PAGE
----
Commuters generally catch the 7.31 from Saint Pierre des Corps and return on the 18.37 from Paris Montparnasse. Many commuters keep a scooter parked at Montparnasse for getting to and from their place of work. They usually sleep on the train on the way up and work on the way back.

Commuter bikes next to the TGV in Tours Central station.
The commuters are known as pendulaires (pendulums) or navetteurs (shuttlers/commuters). They do it because of property prices in Paris and because employment prospects and wages in Tours are so much more limited. Especially once couples have children they simply can't afford a suitable property in Paris, but they can in Tours (an apartment in the best location, such as near the cathedral, will go for about €3000/m²). Saint Pierre des Corps is cheaper, at €1454/m² for an apartment, €2034 for a house. Compared to paying nearly €10000/m² for an apartment in central Paris (€6600/m² in the suburbs) no wonder people make the move and are prepared to commit to the slog of commuting 500km a day on a fast and relatively efficient service. Some of them are lucky enough to have employers who reimburse half their fare, but others have to deal with employers who are dubious about the reliability of the train and the effect of commuting on their employees.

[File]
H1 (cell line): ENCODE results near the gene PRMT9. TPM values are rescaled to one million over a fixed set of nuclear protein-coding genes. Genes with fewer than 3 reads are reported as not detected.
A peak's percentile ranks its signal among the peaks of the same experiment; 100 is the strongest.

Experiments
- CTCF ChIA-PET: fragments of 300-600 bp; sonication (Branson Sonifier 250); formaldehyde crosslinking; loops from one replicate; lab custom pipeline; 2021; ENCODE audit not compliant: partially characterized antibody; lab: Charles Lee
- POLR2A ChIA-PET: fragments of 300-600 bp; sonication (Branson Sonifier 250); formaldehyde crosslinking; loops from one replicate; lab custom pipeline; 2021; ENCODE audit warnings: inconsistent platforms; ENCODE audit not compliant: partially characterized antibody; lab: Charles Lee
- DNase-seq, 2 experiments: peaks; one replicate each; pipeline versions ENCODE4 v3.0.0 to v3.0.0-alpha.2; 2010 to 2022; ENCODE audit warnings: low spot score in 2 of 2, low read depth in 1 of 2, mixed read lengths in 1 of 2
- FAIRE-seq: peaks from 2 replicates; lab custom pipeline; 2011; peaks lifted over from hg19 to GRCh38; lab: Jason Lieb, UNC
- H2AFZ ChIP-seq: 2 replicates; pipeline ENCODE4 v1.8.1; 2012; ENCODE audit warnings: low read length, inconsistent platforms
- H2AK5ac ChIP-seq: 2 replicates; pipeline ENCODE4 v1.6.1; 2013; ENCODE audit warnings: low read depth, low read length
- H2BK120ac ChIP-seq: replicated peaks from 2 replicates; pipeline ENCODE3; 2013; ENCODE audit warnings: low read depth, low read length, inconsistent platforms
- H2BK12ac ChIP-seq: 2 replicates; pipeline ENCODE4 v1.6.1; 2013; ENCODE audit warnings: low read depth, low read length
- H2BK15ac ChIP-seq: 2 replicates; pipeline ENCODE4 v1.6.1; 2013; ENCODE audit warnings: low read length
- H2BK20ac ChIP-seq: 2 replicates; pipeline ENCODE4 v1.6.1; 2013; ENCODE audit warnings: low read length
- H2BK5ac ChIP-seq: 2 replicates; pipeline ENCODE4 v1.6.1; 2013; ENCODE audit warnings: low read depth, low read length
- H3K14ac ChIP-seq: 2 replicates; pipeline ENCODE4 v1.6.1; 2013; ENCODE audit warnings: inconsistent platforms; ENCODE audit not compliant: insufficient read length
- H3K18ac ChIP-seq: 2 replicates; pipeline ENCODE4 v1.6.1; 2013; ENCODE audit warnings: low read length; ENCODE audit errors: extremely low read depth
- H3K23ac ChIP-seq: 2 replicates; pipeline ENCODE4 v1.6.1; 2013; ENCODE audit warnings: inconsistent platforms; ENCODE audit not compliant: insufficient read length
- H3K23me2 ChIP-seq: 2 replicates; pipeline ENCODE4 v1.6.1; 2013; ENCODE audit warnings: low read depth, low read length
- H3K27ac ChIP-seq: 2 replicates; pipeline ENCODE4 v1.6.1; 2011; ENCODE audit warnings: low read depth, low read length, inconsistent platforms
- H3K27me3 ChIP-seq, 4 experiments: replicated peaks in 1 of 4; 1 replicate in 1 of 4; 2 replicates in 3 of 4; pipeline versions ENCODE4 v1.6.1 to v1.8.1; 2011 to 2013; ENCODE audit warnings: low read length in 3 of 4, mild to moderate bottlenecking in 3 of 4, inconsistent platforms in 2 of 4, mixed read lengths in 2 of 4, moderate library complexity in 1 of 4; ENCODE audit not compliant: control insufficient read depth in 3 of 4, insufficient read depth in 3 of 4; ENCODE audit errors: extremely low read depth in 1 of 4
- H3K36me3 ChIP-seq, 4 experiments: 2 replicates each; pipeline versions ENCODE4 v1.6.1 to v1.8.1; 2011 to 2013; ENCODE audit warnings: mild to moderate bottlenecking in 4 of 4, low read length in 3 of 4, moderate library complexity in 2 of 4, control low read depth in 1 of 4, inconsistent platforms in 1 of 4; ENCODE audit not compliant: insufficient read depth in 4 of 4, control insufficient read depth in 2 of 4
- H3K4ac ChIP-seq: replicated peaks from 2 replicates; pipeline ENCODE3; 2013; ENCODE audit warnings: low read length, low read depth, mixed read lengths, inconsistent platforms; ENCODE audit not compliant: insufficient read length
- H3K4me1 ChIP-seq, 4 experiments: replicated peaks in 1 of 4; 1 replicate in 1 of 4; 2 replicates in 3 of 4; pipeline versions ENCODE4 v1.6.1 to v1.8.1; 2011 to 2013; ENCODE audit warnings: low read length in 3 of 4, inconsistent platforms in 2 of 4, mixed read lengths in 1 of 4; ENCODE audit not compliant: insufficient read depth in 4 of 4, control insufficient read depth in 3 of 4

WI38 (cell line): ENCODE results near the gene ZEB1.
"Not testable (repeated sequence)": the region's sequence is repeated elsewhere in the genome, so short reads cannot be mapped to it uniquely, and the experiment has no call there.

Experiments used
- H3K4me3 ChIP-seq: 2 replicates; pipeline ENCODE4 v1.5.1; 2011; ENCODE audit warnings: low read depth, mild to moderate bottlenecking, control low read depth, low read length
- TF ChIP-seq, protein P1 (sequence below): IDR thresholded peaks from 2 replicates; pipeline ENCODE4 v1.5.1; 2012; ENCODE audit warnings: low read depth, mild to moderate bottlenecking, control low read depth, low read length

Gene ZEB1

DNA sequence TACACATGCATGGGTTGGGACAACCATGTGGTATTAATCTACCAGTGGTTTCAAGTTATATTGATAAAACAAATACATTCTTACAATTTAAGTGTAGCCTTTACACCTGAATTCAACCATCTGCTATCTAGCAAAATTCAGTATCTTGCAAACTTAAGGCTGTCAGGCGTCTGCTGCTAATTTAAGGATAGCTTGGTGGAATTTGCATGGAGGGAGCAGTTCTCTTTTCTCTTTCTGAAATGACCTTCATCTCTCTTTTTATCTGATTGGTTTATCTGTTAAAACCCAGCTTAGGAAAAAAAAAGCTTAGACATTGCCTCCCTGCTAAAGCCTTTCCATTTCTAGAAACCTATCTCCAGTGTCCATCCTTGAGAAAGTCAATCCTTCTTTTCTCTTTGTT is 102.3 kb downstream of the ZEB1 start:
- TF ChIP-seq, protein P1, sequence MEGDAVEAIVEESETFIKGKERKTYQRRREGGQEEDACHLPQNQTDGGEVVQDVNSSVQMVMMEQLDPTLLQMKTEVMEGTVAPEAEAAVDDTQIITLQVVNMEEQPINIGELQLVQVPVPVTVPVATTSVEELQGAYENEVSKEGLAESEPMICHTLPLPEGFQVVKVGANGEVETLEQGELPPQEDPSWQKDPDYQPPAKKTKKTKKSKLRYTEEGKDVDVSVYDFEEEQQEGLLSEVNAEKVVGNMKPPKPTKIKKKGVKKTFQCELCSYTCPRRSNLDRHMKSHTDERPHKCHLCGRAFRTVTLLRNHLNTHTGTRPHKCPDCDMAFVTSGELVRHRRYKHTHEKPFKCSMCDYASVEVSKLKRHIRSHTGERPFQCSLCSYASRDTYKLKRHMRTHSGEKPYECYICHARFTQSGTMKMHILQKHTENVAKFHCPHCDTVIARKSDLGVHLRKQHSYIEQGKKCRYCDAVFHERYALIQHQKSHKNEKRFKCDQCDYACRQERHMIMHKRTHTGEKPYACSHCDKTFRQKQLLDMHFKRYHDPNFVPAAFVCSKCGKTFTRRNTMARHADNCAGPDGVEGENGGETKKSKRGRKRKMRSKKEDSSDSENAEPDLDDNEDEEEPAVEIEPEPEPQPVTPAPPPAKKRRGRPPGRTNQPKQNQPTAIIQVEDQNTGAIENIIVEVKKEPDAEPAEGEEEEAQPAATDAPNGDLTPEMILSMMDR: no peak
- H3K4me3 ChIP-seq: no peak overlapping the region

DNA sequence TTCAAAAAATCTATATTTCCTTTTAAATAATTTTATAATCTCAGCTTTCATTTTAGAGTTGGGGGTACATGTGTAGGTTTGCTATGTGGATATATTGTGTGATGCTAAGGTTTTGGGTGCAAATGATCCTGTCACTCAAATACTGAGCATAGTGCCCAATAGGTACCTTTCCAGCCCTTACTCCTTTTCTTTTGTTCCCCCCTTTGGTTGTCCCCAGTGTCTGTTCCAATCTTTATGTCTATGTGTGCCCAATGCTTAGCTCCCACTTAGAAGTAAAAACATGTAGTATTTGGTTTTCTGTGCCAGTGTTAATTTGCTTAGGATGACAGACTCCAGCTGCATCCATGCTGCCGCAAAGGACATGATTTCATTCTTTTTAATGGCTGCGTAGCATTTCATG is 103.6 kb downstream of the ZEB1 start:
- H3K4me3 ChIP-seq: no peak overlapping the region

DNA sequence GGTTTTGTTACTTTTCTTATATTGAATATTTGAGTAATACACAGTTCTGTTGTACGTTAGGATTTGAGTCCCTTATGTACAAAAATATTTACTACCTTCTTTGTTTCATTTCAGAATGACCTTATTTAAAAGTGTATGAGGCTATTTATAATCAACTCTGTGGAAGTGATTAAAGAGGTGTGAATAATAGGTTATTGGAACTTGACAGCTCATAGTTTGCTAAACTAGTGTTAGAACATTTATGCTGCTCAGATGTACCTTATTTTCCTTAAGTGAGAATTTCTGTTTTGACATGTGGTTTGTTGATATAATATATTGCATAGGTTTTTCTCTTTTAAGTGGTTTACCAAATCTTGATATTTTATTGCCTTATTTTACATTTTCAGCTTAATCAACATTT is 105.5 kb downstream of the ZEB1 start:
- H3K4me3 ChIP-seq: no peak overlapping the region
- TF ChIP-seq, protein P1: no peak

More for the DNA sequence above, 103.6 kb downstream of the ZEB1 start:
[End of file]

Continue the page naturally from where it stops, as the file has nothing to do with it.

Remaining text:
The commuters have formed a rail users group, just to make sure that SNCF and the local authorities keep on their toes and provide the best possible service. Some of their concerns are that track maintenance has been downgraded in the last couple of years and the track is deteriorating which causes delays; there are fears that the new high speed line to Bordeaux will sideline the TGV to Tours; the price of tickets continues to go up (34% in the last 10 years); and only the deputy mayor of Tours attends their meetings, not the mayor (the mayor of Saint Pierre des Corps attends), so they feel their concerns may not be getting the full attention of the local authority.